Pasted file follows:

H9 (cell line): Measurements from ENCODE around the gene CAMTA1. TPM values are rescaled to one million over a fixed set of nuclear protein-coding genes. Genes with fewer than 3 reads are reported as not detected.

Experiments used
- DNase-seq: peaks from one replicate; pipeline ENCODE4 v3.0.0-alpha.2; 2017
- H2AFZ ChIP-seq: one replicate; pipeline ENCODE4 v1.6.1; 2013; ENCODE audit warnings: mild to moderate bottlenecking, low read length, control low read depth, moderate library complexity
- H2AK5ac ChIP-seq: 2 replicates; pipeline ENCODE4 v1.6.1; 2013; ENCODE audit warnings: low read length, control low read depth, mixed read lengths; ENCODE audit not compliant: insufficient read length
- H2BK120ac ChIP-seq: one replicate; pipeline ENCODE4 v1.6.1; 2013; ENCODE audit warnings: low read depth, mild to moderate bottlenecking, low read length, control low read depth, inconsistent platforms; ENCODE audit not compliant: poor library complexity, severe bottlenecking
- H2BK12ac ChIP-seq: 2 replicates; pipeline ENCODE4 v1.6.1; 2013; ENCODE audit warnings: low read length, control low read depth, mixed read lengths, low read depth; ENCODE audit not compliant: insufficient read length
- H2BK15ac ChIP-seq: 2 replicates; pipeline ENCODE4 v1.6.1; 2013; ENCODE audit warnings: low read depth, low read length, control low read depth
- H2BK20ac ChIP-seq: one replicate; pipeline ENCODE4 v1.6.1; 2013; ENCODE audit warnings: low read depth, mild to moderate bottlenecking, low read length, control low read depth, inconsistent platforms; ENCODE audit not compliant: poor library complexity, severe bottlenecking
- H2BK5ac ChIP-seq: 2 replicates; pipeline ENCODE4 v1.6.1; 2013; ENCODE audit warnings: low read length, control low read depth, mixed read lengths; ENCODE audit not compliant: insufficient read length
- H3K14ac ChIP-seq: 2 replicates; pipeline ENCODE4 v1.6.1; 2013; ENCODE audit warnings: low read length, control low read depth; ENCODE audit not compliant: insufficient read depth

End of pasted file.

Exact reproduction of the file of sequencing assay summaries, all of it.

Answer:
H9 (cell line): Measurements from ENCODE around the gene CAMTA1. TPM values are rescaled to one million over a fixed set of nuclear protein-coding genes. Genes with fewer than 3 reads are reported as not detected.

Experiments used
- DNase-seq: peaks from one replicate; pipeline ENCODE4 v3.0.0-alpha.2; 2017
- H2AFZ ChIP-seq: one replicate; pipeline ENCODE4 v1.6.1; 2013; ENCODE audit warnings: mild to moderate bottlenecking, low read length, control low read depth, moderate library complexity
- H2AK5ac ChIP-seq: 2 replicates; pipeline ENCODE4 v1.6.1; 2013; ENCODE audit warnings: low read length, control low read depth, mixed read lengths; ENCODE audit not compliant: insufficient read length
- H2BK120ac ChIP-seq: one replicate; pipeline ENCODE4 v1.6.1; 2013; ENCODE audit warnings: low read depth, mild to moderate bottlenecking, low read length, control low read depth, inconsistent platforms; ENCODE audit not compliant: poor library complexity, severe bottlenecking
- H2BK12ac ChIP-seq: 2 replicates; pipeline ENCODE4 v1.6.1; 2013; ENCODE audit warnings: low read length, control low read depth, mixed read lengths, low read depth; ENCODE audit not compliant: insufficient read length
- H2BK15ac ChIP-seq: 2 replicates; pipeline ENCODE4 v1.6.1; 2013; ENCODE audit warnings: low read depth, low read length, control low read depth
- H2BK20ac ChIP-seq: one replicate; pipeline ENCODE4 v1.6.1; 2013; ENCODE audit warnings: low read depth, mild to moderate bottlenecking, low read length, control low read depth, inconsistent platforms; ENCODE audit not compliant: poor library complexity, severe bottlenecking
- H2BK5ac ChIP-seq: 2 replicates; pipeline ENCODE4 v1.6.1; 2013; ENCODE audit warnings: low read length, control low read depth, mixed read lengths; ENCODE audit not compliant: insufficient read length
- H3K14ac ChIP-seq: 2 replicates; pipeline ENCODE4 v1.6.1; 2013; ENCODE audit warnings: low read length, control low read depth; ENCODE audit not compliant: insufficient read depth